Friends, family of “Monfils Six” protest at Brown County courthouse
GREEN BAY – Friends and family of the men convicted of murder in the 1992 death of Tom Monfils marched in protest for the eighth consecutive year Friday.
About 50 people gathered at the steps of the Brown County Courthouse to listen to speeches by Green Bay author Denis Gullickson, self-proclaimed justice advocate Joan Treppa and state Sen. Lena Taylor, D-Milwaukee.
Also speaking briefly was Lee Basten, brother of Dale Basten, one of the six convicted men, who recently was released to an assisted living facility because of health reasons. Treppa spoke about Dale Basten’s declining health when she met him in prison.
Taylor spoke of reforms needed in state law to protect the rights of defendants, to provide them with a fair parole process, and to increase state payments to inmates freed upon proving their innocence.
The group then marched around the courthouse, to the Green Bay Police Department and back.
The group, inspired in part by “The Monfils Conspiracy,” a book by Gullickson and co-author John Gaie, believe six men were wrongly convicted in 1995 of Monfils’ murder in a Green Bay paper mill. One of those men, Mike Piaskowski, was released from prison in 2001 after a federal judge ruled there had been insufficient evidence to convict him. He and Gaie joined Gullickson in Friday’s event.
Monfils was 35 when he disappeared from his work station at the former James River Paper Mill in 1992. A few days later, searchers found his body in a paper pulp vat. A weight had been tied by a jump rope to his neck. Detectives and a medical examiner concluded Monfils had been beaten into unconsciousness, then deposited in the vat, where he died. Prosecutors convinced a jury that lead defendant Keith Kutska, angry that Monfils had reported him for a minor theft from the mill, whipped co-workers into a frenzy that resulted in them beating Monfils and throwing him into the vat in an effort to hide him and save their jobs.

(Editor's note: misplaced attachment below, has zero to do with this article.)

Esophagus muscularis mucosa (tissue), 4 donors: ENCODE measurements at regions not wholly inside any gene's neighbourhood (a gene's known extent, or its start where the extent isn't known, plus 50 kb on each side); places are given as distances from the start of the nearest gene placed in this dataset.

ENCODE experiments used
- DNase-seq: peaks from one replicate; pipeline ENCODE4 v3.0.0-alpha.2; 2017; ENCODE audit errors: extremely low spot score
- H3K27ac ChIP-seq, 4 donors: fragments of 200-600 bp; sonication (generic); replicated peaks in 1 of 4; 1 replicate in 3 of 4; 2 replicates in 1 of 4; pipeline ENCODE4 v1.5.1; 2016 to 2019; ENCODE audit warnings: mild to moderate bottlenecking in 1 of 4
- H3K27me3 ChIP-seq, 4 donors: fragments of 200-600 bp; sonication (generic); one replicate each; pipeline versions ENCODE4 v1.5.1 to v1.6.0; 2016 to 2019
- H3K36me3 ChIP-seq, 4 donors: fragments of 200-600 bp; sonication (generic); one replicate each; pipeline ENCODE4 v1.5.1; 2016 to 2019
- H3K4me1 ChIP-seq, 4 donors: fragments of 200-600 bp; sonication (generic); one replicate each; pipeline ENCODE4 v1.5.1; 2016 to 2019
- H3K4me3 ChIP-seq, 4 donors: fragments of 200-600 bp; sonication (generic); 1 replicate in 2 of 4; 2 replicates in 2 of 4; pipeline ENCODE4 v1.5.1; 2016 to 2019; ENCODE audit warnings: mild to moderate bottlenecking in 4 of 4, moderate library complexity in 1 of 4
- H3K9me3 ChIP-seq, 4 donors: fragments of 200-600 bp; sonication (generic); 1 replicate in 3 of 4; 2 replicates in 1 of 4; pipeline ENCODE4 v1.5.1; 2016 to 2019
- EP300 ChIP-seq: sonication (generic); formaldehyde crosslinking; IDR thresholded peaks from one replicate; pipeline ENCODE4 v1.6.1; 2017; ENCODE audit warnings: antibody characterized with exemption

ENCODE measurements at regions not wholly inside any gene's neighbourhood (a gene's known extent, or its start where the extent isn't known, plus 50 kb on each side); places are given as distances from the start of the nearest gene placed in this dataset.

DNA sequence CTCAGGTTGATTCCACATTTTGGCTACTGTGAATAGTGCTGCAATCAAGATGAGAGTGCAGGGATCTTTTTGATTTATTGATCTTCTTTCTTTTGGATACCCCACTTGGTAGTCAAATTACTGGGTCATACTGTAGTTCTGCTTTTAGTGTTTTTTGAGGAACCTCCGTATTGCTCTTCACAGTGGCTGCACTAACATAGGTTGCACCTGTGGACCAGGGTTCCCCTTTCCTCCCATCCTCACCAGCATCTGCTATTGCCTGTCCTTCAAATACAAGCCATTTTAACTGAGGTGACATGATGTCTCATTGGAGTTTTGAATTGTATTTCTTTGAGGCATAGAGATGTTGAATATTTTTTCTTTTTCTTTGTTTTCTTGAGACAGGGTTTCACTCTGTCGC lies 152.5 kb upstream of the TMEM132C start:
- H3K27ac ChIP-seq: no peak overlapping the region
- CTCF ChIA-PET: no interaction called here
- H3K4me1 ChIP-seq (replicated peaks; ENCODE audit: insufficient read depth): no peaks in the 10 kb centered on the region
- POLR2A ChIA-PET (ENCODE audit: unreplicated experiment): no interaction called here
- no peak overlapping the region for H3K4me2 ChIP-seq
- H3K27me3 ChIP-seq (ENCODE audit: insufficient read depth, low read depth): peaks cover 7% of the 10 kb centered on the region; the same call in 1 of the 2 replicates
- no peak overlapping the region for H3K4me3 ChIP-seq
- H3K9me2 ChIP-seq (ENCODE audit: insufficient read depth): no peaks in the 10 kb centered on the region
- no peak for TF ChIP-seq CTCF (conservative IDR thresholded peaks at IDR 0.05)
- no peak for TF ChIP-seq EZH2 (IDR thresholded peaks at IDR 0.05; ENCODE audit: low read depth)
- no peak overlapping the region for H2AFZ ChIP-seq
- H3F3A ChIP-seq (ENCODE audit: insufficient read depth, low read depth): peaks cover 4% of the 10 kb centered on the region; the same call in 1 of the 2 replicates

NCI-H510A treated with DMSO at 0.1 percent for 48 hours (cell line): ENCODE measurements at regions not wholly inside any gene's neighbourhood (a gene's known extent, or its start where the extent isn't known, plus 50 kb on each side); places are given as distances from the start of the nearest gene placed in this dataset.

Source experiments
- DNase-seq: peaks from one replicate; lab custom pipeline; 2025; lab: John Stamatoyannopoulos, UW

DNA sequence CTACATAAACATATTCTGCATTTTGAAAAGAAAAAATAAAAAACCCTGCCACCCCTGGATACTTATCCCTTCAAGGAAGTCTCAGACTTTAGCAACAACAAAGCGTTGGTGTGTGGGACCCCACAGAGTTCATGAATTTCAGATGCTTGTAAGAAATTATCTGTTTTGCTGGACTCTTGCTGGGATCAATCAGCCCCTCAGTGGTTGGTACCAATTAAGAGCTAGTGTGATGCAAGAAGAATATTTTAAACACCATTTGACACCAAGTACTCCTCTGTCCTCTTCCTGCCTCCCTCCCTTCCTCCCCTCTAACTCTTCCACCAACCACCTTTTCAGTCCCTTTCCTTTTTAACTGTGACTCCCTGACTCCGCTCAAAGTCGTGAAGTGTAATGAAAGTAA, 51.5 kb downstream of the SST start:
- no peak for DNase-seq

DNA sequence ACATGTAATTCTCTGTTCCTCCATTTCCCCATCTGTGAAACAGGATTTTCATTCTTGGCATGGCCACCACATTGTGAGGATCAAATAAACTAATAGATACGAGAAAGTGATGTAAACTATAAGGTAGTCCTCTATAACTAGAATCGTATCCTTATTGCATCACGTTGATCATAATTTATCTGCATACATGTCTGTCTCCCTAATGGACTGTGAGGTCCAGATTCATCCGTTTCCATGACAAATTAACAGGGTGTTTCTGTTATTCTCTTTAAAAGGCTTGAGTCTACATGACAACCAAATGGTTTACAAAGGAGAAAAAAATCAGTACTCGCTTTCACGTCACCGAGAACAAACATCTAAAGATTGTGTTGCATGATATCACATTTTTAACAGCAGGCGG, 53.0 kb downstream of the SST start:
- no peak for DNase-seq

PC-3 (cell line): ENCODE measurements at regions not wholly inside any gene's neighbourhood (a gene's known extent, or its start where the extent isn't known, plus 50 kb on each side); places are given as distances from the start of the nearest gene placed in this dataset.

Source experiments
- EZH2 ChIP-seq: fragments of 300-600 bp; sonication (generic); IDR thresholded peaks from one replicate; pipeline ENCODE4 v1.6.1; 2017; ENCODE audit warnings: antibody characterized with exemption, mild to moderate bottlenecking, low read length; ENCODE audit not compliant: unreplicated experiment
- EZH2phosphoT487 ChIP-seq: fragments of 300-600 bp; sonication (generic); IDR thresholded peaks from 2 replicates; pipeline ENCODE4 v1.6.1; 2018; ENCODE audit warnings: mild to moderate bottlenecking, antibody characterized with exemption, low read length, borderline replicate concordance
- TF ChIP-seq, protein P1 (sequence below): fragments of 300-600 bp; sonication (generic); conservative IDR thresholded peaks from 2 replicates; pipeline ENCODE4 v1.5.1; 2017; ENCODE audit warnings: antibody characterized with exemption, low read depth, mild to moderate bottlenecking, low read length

The defendants’ lawyers at the time tried to claim someone else had committed the crime, but more recent appeals efforts by Kutska focused on the theory that Monfils could have killed himself.
Here are 10 things you may have forgotten about the case and some more recent developments:
» In 1993, when police were still trying to put together a case, Monfils’ widow filed a wrongful death lawsuit against the six eventual defendants, two other mill workers, the union to which they all belonged and insurers. The case settled out of court.
» Two years later, police swooped into the east side paper mill and arrested seven, not six men. That seventh man was soon released, and felony charges were filed against six: Kutska, Piaskowski, Rey Moore, Michael Hirn, Dale Basten and Michael Johnson.
» Then-District Attorney John Zakowski, now a Brown County Circuit Court Judge, successfully argued before Outagamie County Reserve Judge James Bayorgeon that all six men should be tried simultaneously. A jury brought in from Racine County heard the month-long trial. All six men, each of whom had his own defense laywer, were convicted of being party to first-degree intentional homicide and sentenced to life in prison.
» All of the men have tried a variety of appeals strategies, but only Piaskowski has been successful. Piaskowski was freed in 2001 after serving six years in prison. U.S. Eastern District Court Judge Myron Gordon called the case against him “conjecture camouflaged as evidence.”
» Basten, at 76, the oldest of all six men, was released this summer to an assisted living facility because of health reasons. The others remain in different prisons around the state.
» Also this year, the U.S. Supreme Court declined to take up Kutska’s case. Kutska lost appeal efforts that claimed his trial attorney and subsequent appeal lawyers relied too heavily on a medical examiner’s analysis of autopsy results. That analysis was faulty and caused police and lawyers on both sides to discount the possibility Monfils killed himself, according to Kutska’s claim.
» In 2009, Denis Gullickson and John Gaie, Piaskowski’s former brother-in-law, wrote and published “The Monfils Conspiracy: The Conviction of Six Innocent Men.” In it, the authors claim the lead investigator, former detective Randy Winkler, was overzealous and aggressive, that he bullied people into making statements that helped him and other detectives develop a faulty timeline of goings-on in the mill on the morning of Monfils’ disappearance. The state’s case rested on a confrontation between Monfils and the six defendants at a water cooler in the mill; the authors say no such confrontation happened.
» Shortly after the publishing of the book, a group formed called The Family and Friends of Six Innocent Men. They meet regularly, submit support letters for the parole board, organize the annual walk around the courthouse and share information about other innocence projects around the country.
» Zakowski, Winkler and Monfils’ widow’s lawyer all have stood by the case and stated the six men, including Piaskowski, were fairly tried and properly convicted.
» Several key people involved in the case have died. That includes federal Judge Myron Gordon, Dr. Helen Young, the medical examiner, former Brown County Coroner Genie Williams and some of the mill workers who had provided key testimony in the case.Posted on: November 13, 2017Jared Manninen